Updated on November 14, 2008>.
It s not just your portfolio> that may be shrinking during these turbulent times. The spending limit on your credit card may be heading south as well.
Credit-card issuers, including American Express (AXP),
Folks with good credit scores and solid credit histories are now getting caught in the fray. "Most banks are cutting their credit limits," says Carol Kaplan, spokeswoman for the American Bankers Association. "People with credit scores of at least 720 are not immune. They're doing it to everyone."
According to a Federal Reserve survey, about 65% of domestic banks in July -- up from around 30% in April -- tightened their lending standard on credit-cards loans. Poor market performance and headlines questioning the viability of large financial institutions have contributed to a sense of fear among credit-card issuers, says Bilker.
Earlier this year, American Express adjusted the credit lines of 20% of its credit-card holders. (This does not include holders of its green, gold and platinum charge cards.) This is something that the company does on an ongoing basis but what s unusual this year is that 50% of those customers saw their credit lines reduced, says American Express spokeswoman Kim Forde. Prior to the subprime meltdown (which started last summer), only 20% of customers typically experienced cuts during these periodic reviews.
Smaller credit lines spell trouble for consumers on several fronts. Lower credit limits shrink consumers' abilities to spend. And should an emergency arise, like a medical issue or temporary unemployment, consumers will have less credit to cover those costs. Consumers could also trigger penalties for going over a credit limit that s lower than they thought.
Those who carry credit-card balances will also see their credit score drop, says Daniel Ray, editor-in-chief of CreditCards.com. Roughly one-third of your FICO credit score is influenced by how close you are to your credit card's limit, says Gerri Detweiler, credit advisor for Credit.com. Someone with a $5,000 balance on a card with a $15,000 limit is using 33% of their credit line. But if that limit drops to $7,500, they're now using 66% of their available credit. Higher utilization rates (the amount of a credit line that you use) result in lower credit scores, which makes qualifying for a car loan, mortgage or home equity line of credit more difficult, says Ray. (For more, click here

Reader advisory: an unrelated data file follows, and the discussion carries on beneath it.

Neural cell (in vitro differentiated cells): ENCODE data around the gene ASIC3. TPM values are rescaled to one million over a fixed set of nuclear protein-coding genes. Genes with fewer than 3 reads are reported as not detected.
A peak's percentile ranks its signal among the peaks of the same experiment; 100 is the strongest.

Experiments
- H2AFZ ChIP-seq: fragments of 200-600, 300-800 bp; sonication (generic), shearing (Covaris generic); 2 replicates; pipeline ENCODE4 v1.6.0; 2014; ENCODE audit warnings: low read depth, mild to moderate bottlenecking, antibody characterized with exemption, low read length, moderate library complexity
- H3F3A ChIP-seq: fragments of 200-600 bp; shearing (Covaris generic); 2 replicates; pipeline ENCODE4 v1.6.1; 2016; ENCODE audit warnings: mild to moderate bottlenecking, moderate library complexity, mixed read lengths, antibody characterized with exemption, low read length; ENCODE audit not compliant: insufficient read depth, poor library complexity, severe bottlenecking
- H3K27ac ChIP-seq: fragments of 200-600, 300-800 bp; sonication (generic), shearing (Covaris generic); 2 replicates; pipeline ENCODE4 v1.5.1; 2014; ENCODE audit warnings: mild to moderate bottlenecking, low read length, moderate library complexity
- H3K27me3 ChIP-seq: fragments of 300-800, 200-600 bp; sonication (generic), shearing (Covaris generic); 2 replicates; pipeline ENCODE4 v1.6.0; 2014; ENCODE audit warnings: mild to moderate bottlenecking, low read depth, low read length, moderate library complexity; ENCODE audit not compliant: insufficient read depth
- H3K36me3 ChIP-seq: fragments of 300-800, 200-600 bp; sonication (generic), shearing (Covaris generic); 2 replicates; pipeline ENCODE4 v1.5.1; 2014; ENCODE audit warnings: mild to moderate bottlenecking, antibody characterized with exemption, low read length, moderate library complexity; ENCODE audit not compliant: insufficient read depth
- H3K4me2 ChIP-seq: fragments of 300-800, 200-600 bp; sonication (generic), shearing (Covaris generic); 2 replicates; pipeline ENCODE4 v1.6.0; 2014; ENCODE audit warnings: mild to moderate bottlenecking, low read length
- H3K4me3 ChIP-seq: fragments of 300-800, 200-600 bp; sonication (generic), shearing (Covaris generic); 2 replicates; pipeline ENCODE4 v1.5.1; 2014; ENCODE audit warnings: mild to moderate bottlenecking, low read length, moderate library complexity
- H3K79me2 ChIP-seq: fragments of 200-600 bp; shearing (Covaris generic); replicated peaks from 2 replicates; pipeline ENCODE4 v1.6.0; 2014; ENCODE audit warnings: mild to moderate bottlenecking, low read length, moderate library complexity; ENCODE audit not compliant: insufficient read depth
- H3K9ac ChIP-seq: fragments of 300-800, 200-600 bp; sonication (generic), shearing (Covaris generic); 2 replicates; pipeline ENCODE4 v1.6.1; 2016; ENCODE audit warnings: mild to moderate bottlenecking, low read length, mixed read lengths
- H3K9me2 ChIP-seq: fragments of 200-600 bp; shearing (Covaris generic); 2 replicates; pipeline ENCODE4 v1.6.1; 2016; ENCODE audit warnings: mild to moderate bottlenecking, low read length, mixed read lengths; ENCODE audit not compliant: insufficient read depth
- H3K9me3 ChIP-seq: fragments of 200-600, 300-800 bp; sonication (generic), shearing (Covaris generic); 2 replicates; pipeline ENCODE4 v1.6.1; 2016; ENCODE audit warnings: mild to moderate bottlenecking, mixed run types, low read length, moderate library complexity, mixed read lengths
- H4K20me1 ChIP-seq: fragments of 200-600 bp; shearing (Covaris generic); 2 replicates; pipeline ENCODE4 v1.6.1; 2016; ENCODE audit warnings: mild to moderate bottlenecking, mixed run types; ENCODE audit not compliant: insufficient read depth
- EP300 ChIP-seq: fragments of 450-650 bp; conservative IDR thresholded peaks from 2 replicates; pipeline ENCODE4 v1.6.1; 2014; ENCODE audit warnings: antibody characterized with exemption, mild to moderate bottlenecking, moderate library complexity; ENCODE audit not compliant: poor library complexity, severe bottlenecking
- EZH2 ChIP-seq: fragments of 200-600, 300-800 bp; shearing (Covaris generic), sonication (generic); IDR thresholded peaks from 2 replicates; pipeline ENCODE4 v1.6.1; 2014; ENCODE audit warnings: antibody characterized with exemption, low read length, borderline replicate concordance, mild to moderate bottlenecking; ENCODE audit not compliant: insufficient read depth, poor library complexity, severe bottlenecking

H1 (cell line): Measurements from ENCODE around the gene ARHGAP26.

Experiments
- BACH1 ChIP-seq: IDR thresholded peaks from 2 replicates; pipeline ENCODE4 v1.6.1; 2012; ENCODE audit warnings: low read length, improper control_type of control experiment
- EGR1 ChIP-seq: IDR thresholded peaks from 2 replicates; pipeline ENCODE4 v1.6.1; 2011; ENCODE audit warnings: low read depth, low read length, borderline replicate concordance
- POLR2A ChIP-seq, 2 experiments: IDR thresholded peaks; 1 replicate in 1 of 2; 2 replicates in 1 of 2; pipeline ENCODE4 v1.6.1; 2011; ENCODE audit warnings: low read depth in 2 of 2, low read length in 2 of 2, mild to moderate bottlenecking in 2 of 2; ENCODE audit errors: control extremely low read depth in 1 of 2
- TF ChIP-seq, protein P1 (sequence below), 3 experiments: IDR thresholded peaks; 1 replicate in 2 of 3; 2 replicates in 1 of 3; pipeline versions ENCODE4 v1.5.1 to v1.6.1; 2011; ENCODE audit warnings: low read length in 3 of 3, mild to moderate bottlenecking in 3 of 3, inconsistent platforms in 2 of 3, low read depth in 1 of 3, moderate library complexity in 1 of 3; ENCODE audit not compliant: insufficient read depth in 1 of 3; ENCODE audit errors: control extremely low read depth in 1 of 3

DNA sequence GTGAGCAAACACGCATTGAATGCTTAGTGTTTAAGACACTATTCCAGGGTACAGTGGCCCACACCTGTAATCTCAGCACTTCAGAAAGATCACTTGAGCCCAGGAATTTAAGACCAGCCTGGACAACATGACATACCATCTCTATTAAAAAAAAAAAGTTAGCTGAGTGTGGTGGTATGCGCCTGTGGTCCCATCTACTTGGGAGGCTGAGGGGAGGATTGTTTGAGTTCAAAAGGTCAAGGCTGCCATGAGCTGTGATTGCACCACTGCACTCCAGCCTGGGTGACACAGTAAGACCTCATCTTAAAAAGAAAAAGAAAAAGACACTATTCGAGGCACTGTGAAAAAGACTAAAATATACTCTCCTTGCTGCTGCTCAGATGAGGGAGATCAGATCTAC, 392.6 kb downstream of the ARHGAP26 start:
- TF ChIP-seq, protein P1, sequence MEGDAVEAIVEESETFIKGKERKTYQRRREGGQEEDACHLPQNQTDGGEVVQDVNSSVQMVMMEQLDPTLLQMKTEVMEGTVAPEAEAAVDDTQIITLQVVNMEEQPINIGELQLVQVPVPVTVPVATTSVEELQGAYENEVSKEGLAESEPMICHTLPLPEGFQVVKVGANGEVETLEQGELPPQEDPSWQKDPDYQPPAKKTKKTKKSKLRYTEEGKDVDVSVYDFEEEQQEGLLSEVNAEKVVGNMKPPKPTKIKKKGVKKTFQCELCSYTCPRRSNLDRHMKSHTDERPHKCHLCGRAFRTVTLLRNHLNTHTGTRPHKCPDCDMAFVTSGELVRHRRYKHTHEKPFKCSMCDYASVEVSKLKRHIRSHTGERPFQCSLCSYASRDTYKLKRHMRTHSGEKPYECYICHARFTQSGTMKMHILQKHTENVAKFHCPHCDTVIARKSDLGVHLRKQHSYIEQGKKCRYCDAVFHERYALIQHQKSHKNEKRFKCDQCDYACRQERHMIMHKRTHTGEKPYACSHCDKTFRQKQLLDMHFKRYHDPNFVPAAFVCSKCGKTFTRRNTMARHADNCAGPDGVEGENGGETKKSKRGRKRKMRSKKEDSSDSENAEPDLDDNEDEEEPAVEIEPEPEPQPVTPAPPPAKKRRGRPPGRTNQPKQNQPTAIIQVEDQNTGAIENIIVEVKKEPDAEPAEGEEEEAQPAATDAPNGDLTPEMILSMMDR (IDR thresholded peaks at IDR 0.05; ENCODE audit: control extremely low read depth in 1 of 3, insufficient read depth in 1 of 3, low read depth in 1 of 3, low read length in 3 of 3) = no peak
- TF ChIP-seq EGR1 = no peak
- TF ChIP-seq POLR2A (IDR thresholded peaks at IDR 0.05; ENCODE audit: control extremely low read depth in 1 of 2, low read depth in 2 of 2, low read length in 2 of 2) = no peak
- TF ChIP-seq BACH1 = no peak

Here's how to protect yourself:
1. Lower Your Credit-Card Debt
Carrying credit-card debt is never a good thing, but it s really not a good idea these days. Bigger balances make consumers prime targets for credit-card companies looking to reduce credit lines, since the banks worry that you may not be able to pay your tab.
To kiss that debt goodbye, allocate a percentage of your monthly income to tackling debt and look for 0% balance transfer offers. If your budget is already stretched thin, consider a part-time job, says Sheryl Garrett, fee-only certified financial planner. Our worksheet can help you figure out how long it will take to be debt-free.
2. Watch the Mail
When credit-card issuers lower credit limits, they must notify you. Typically, that will be done by mail (unless you ve agreed to online-only notification). So pay attention to what s sent to you. You should also review your monthly statement for changes, including a lower credit limit, interest rate spikes and new penalties.
3. Check Your Credit Report
Credit-card issuers review consumers' credit reports for red flags, like late payments to other credit cards, a sudden build-up of debt or high credit utilization rates, says Kaplan.
Check your credit report for free at annualcreditreport.com, and if it includes any errors, report them to the three major credit bureaus, Equifax, Experian and TransUnion.
4. Sign Up for Online Alerts
Ask your credit-card issuer if they offer online alerts that notify cardholders when they're nearing their credit limit. This will prevent over-the-limit fees.
5. Shop Around
If your credit limit gets slashed, don't cancel your credit card. That will decrease your credit score. Instead, shop around for more attractive credit card offers, says Ray. Web sites like CreditCards.com and LowerMyBills.com help consumers compare offers.